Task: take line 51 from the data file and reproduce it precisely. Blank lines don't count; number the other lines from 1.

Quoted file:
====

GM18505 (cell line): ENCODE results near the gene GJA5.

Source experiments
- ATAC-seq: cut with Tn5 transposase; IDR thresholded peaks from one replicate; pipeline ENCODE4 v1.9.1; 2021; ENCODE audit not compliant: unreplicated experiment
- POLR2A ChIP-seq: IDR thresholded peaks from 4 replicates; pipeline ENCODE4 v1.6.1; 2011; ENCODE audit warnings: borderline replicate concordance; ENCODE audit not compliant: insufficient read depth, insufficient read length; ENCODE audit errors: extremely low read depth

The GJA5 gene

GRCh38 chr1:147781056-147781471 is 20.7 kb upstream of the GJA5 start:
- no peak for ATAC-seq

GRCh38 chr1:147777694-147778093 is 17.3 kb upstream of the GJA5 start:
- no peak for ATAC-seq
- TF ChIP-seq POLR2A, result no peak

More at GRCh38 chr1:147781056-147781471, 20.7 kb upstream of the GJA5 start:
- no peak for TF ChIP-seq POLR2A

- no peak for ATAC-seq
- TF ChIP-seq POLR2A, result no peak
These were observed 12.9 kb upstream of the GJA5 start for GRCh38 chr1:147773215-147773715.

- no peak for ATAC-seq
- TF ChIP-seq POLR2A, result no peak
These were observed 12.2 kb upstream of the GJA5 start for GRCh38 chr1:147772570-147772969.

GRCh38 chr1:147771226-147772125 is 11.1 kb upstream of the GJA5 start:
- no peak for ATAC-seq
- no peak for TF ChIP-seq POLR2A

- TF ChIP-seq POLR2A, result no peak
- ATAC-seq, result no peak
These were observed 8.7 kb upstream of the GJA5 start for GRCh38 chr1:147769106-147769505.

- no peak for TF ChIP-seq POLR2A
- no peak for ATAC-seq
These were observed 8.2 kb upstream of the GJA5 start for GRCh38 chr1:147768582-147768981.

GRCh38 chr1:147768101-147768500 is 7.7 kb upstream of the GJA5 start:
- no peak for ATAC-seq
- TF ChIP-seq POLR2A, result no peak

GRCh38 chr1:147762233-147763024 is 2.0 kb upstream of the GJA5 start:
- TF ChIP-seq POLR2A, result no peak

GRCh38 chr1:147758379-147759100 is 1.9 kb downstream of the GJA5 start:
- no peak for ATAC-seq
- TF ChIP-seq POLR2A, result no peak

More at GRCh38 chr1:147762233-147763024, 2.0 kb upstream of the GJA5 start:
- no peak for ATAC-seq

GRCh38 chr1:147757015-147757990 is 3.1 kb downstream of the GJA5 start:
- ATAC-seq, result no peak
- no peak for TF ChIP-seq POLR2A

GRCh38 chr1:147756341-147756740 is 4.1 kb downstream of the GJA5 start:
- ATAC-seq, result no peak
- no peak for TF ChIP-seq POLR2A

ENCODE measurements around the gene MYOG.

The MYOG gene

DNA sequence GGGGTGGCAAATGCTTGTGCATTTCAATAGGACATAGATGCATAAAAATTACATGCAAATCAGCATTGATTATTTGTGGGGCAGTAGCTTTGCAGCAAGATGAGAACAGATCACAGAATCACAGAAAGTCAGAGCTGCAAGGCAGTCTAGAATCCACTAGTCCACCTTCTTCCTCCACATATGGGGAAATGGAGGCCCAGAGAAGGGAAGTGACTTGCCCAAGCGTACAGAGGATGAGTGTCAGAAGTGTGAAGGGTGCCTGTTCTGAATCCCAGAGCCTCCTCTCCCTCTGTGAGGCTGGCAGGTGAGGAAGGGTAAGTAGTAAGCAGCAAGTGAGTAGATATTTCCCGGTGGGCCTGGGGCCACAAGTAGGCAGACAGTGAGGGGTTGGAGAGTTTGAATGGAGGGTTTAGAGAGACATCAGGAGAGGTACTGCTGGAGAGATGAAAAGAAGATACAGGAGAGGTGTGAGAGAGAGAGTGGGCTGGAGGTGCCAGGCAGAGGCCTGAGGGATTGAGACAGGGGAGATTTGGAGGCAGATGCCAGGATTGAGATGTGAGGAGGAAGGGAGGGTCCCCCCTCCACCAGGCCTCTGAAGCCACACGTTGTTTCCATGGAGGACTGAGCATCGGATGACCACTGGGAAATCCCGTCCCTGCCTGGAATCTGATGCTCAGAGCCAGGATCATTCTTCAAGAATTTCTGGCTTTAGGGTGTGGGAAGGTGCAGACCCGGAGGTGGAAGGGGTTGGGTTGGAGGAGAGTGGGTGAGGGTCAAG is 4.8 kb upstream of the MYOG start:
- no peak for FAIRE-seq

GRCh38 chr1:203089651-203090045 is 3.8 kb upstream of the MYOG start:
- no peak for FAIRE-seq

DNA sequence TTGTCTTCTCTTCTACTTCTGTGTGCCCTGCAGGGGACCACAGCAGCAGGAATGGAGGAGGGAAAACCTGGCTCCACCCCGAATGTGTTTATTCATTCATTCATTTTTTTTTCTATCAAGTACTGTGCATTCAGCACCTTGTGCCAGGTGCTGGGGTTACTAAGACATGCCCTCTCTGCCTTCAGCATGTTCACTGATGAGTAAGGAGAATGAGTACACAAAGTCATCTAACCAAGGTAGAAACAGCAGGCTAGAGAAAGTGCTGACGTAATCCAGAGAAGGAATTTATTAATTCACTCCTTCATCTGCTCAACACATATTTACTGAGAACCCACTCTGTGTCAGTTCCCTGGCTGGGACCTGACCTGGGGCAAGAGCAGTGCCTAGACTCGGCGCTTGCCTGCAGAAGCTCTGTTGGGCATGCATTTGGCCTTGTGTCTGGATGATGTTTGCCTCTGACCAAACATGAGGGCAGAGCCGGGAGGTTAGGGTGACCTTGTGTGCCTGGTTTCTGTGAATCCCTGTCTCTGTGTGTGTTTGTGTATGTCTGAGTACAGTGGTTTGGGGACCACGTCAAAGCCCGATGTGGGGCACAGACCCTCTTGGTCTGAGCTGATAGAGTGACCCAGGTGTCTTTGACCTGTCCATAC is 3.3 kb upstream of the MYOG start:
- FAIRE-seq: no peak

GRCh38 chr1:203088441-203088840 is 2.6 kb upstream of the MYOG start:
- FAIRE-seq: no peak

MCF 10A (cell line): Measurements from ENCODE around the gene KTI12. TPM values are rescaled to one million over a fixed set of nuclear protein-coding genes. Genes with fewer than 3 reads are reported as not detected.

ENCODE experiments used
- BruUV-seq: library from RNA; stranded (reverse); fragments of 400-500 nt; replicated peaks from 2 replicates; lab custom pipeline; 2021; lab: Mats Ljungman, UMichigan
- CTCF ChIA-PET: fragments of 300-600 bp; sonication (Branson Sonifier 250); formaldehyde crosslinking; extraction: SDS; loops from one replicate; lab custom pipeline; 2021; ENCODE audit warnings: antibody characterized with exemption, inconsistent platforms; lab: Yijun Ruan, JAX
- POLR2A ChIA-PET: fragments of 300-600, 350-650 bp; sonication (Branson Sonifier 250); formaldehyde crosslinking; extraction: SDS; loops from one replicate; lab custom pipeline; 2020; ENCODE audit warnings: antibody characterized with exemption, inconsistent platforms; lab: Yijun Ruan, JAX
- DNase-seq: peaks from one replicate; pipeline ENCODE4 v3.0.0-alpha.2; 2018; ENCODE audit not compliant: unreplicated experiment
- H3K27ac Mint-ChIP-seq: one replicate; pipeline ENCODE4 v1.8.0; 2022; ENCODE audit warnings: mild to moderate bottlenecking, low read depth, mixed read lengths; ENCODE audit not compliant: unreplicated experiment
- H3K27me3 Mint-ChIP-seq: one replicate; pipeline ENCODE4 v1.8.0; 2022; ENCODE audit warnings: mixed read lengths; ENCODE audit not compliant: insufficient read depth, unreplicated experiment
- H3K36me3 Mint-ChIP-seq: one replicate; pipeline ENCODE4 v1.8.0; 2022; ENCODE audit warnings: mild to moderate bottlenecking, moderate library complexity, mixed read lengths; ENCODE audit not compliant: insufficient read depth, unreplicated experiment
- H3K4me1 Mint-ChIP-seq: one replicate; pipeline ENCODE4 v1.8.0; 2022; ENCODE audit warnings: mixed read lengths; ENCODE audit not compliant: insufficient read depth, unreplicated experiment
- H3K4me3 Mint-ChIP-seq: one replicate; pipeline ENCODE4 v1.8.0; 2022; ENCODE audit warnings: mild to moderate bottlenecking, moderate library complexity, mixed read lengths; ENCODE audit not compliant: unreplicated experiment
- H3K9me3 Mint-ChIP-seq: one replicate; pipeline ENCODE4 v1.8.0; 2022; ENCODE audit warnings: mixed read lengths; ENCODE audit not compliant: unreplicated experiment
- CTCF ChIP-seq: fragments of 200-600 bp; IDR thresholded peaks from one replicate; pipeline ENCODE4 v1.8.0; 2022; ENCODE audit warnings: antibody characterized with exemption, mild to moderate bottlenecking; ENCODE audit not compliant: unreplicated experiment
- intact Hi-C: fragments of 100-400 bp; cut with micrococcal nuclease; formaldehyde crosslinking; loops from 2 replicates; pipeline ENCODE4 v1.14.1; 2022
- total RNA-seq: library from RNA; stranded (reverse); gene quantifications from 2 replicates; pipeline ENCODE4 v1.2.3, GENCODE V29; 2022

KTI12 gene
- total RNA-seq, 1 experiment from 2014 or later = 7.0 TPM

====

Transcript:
- FAIRE-seq: no peak